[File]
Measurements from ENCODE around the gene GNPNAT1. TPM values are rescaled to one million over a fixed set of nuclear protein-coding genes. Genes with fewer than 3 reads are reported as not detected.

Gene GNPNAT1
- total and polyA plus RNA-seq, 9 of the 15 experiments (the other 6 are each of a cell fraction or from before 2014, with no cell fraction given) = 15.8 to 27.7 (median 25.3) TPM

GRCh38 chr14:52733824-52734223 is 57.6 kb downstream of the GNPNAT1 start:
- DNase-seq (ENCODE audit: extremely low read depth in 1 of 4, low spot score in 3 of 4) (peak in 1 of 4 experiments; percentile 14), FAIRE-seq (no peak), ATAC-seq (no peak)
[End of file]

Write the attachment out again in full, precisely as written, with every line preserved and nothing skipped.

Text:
Measurements from ENCODE around the gene GNPNAT1. TPM values are rescaled to one million over a fixed set of nuclear protein-coding genes. Genes with fewer than 3 reads are reported as not detected.

Gene GNPNAT1
- total and polyA plus RNA-seq, 9 of the 15 experiments (the other 6 are each of a cell fraction or from before 2014, with no cell fraction given) = 15.8 to 27.7 (median 25.3) TPM

GRCh38 chr14:52733824-52734223 is 57.6 kb downstream of the GNPNAT1 start:
- DNase-seq (ENCODE audit: extremely low read depth in 1 of 4, low spot score in 3 of 4) (peak in 1 of 4 experiments; percentile 14), FAIRE-seq (no peak), ATAC-seq (no peak)